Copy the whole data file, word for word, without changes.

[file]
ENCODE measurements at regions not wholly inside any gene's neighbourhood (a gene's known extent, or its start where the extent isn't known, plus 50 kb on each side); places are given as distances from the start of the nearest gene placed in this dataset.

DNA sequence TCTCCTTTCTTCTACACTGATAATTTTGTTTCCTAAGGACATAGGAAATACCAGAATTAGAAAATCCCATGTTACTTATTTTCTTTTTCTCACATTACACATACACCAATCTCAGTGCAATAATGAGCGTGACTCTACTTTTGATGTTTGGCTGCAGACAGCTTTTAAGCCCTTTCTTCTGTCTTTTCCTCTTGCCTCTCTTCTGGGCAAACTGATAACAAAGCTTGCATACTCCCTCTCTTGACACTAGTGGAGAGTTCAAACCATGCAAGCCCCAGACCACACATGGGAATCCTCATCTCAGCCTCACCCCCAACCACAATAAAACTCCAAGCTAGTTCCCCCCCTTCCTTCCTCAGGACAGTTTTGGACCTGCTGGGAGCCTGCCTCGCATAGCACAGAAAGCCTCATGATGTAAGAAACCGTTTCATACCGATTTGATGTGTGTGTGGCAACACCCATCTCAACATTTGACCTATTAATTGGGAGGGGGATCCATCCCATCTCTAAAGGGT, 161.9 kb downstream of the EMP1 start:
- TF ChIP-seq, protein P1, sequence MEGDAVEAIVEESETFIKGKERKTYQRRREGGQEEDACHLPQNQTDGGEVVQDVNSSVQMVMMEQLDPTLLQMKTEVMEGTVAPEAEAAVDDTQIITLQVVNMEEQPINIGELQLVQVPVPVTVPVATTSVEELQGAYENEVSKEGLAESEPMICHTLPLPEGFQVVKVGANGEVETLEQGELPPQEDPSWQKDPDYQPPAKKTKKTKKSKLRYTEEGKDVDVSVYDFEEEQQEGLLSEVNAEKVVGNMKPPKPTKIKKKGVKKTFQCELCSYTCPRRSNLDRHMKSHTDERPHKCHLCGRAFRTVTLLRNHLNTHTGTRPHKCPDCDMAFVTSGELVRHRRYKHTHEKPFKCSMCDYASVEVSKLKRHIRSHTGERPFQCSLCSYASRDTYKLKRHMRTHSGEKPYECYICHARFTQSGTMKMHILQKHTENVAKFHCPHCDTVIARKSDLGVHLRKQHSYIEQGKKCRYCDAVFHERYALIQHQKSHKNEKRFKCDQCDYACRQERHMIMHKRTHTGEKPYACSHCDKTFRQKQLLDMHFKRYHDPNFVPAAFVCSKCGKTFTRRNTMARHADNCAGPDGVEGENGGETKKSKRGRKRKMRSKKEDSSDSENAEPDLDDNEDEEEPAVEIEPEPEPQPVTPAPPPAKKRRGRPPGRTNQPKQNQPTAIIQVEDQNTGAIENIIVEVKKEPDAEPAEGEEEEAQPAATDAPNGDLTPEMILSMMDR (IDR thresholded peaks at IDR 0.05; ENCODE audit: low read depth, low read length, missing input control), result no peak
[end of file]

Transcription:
ENCODE measurements at regions not wholly inside any gene's neighbourhood (a gene's known extent, or its start where the extent isn't known, plus 50 kb on each side); places are given as distances from the start of the nearest gene placed in this dataset.

DNA sequence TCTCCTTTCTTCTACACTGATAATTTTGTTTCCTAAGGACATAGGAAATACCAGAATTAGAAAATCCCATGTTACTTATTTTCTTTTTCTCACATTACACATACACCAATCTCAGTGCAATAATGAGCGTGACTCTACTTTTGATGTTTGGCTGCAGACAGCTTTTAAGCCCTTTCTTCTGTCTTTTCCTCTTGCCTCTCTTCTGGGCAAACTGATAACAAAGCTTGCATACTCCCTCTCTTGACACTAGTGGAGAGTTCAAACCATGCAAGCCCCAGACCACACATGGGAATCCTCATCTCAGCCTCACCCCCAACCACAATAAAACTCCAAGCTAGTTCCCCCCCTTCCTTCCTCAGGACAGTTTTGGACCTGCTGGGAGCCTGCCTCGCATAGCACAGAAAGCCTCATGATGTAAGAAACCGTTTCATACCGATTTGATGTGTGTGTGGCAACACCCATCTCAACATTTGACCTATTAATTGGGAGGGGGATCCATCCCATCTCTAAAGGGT, 161.9 kb downstream of the EMP1 start:
- TF ChIP-seq, protein P1, sequence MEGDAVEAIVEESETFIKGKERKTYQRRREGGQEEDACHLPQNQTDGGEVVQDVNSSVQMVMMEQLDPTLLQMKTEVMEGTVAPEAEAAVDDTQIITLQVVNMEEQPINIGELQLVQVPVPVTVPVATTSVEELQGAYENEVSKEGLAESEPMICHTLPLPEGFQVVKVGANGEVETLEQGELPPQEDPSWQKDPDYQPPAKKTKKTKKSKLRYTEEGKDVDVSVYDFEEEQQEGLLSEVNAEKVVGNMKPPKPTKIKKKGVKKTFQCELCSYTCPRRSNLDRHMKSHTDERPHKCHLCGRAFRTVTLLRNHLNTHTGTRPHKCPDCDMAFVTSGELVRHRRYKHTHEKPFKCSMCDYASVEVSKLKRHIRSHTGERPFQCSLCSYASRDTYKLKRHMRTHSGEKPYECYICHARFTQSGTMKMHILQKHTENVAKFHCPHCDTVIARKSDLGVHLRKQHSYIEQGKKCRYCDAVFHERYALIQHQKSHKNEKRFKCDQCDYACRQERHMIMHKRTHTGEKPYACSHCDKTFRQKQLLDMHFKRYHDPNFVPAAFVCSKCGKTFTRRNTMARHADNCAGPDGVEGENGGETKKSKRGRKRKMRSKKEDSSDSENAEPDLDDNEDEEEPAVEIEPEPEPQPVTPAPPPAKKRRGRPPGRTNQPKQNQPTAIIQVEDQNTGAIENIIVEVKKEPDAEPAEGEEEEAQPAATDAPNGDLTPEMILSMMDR (IDR thresholded peaks at IDR 0.05; ENCODE audit: low read depth, low read length, missing input control), result no peak